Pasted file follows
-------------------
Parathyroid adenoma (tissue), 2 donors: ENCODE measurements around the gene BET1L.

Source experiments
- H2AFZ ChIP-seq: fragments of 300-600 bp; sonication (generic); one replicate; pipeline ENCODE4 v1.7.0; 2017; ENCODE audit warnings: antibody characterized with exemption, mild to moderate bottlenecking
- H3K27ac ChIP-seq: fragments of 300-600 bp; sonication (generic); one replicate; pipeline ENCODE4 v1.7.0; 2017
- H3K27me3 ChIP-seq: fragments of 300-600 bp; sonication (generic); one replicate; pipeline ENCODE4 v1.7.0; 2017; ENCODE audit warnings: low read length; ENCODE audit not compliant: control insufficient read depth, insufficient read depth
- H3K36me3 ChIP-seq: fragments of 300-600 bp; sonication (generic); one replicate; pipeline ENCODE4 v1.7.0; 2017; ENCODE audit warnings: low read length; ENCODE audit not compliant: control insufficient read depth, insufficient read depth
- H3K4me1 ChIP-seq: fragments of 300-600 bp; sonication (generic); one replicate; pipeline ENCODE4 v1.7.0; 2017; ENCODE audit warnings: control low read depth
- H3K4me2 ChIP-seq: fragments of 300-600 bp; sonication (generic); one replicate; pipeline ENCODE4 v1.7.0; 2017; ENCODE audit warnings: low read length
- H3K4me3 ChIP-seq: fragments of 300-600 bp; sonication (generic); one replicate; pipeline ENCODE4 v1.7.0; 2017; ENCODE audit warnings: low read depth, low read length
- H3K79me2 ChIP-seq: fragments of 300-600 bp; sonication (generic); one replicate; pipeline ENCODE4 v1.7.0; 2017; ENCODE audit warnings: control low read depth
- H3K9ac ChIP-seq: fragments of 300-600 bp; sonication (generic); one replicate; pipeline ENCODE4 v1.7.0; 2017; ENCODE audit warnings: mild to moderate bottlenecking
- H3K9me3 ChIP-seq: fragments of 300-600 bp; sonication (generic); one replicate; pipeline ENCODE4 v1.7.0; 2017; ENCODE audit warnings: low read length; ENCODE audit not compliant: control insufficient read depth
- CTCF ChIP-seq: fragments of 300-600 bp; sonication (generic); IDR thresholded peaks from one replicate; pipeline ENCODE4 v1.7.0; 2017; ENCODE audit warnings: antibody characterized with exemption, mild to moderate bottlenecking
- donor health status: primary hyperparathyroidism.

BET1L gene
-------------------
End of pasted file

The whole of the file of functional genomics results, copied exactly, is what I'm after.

Parathyroid adenoma (tissue), 2 donors: ENCODE measurements around the gene BET1L.

Source experiments
- H2AFZ ChIP-seq: fragments of 300-600 bp; sonication (generic); one replicate; pipeline ENCODE4 v1.7.0; 2017; ENCODE audit warnings: antibody characterized with exemption, mild to moderate bottlenecking
- H3K27ac ChIP-seq: fragments of 300-600 bp; sonication (generic); one replicate; pipeline ENCODE4 v1.7.0; 2017
- H3K27me3 ChIP-seq: fragments of 300-600 bp; sonication (generic); one replicate; pipeline ENCODE4 v1.7.0; 2017; ENCODE audit warnings: low read length; ENCODE audit not compliant: control insufficient read depth, insufficient read depth
- H3K36me3 ChIP-seq: fragments of 300-600 bp; sonication (generic); one replicate; pipeline ENCODE4 v1.7.0; 2017; ENCODE audit warnings: low read length; ENCODE audit not compliant: control insufficient read depth, insufficient read depth
- H3K4me1 ChIP-seq: fragments of 300-600 bp; sonication (generic); one replicate; pipeline ENCODE4 v1.7.0; 2017; ENCODE audit warnings: control low read depth
- H3K4me2 ChIP-seq: fragments of 300-600 bp; sonication (generic); one replicate; pipeline ENCODE4 v1.7.0; 2017; ENCODE audit warnings: low read length
- H3K4me3 ChIP-seq: fragments of 300-600 bp; sonication (generic); one replicate; pipeline ENCODE4 v1.7.0; 2017; ENCODE audit warnings: low read depth, low read length
- H3K79me2 ChIP-seq: fragments of 300-600 bp; sonication (generic); one replicate; pipeline ENCODE4 v1.7.0; 2017; ENCODE audit warnings: control low read depth
- H3K9ac ChIP-seq: fragments of 300-600 bp; sonication (generic); one replicate; pipeline ENCODE4 v1.7.0; 2017; ENCODE audit warnings: mild to moderate bottlenecking
- H3K9me3 ChIP-seq: fragments of 300-600 bp; sonication (generic); one replicate; pipeline ENCODE4 v1.7.0; 2017; ENCODE audit warnings: low read length; ENCODE audit not compliant: control insufficient read depth
- CTCF ChIP-seq: fragments of 300-600 bp; sonication (generic); IDR thresholded peaks from one replicate; pipeline ENCODE4 v1.7.0; 2017; ENCODE audit warnings: antibody characterized with exemption, mild to moderate bottlenecking
- donor health status: primary hyperparathyroidism.

BET1L gene